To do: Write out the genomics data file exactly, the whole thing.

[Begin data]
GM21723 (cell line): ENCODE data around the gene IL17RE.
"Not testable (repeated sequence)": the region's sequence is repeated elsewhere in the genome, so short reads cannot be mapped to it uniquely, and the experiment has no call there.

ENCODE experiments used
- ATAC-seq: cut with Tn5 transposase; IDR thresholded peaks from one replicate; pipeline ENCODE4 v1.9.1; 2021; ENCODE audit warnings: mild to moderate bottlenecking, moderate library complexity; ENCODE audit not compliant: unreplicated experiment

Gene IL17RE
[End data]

GM21723 (cell line): ENCODE data around the gene IL17RE.
"Not testable (repeated sequence)": the region's sequence is repeated elsewhere in the genome, so short reads cannot be mapped to it uniquely, and the experiment has no call there.

ENCODE experiments used
- ATAC-seq: cut with Tn5 transposase; IDR thresholded peaks from one replicate; pipeline ENCODE4 v1.9.1; 2021; ENCODE audit warnings: mild to moderate bottlenecking, moderate library complexity; ENCODE audit not compliant: unreplicated experiment

Gene IL17RE